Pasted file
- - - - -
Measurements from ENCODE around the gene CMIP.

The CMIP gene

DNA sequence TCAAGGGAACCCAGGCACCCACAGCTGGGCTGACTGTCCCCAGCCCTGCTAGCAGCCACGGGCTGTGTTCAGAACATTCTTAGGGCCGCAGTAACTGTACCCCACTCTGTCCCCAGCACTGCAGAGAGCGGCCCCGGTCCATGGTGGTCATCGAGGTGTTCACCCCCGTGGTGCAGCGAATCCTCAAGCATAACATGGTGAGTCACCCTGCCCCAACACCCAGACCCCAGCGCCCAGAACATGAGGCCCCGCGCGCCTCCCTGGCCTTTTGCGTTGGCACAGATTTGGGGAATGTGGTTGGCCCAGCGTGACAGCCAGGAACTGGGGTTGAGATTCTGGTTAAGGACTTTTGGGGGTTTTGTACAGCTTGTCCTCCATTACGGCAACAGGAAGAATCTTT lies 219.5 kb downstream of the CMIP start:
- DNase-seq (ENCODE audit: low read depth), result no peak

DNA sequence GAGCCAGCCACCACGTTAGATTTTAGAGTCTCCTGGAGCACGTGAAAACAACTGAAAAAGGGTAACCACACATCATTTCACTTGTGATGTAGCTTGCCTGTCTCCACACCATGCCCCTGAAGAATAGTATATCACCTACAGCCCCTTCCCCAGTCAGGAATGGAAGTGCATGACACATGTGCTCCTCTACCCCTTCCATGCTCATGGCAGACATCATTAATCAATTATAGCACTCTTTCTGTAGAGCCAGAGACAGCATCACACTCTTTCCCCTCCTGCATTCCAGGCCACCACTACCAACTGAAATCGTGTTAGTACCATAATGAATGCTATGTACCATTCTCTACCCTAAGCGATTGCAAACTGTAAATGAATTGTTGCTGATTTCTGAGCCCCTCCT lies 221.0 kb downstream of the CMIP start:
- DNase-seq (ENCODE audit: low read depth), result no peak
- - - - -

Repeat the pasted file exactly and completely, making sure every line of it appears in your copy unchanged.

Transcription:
Measurements from ENCODE around the gene CMIP.

The CMIP gene

DNA sequence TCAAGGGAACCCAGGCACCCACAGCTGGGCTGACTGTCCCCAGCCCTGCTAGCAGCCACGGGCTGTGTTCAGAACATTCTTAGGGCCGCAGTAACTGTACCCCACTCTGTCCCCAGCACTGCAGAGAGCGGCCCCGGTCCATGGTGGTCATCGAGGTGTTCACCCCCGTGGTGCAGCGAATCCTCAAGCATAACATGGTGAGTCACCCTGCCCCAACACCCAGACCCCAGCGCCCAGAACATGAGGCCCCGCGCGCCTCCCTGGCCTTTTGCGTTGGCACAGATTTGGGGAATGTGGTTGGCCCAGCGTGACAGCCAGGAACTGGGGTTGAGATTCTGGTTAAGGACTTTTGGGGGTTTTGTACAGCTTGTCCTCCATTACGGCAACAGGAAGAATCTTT lies 219.5 kb downstream of the CMIP start:
- DNase-seq (ENCODE audit: low read depth), result no peak

DNA sequence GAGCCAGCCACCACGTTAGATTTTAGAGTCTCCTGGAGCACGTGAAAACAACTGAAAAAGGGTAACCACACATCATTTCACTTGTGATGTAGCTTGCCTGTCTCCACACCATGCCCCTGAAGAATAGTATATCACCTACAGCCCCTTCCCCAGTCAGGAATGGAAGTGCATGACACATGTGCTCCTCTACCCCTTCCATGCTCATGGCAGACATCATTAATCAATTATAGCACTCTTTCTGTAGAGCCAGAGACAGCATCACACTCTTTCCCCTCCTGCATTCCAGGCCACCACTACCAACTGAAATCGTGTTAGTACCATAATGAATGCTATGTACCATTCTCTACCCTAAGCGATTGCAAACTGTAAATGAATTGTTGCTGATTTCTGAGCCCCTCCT lies 221.0 kb downstream of the CMIP start:
- DNase-seq (ENCODE audit: low read depth), result no peak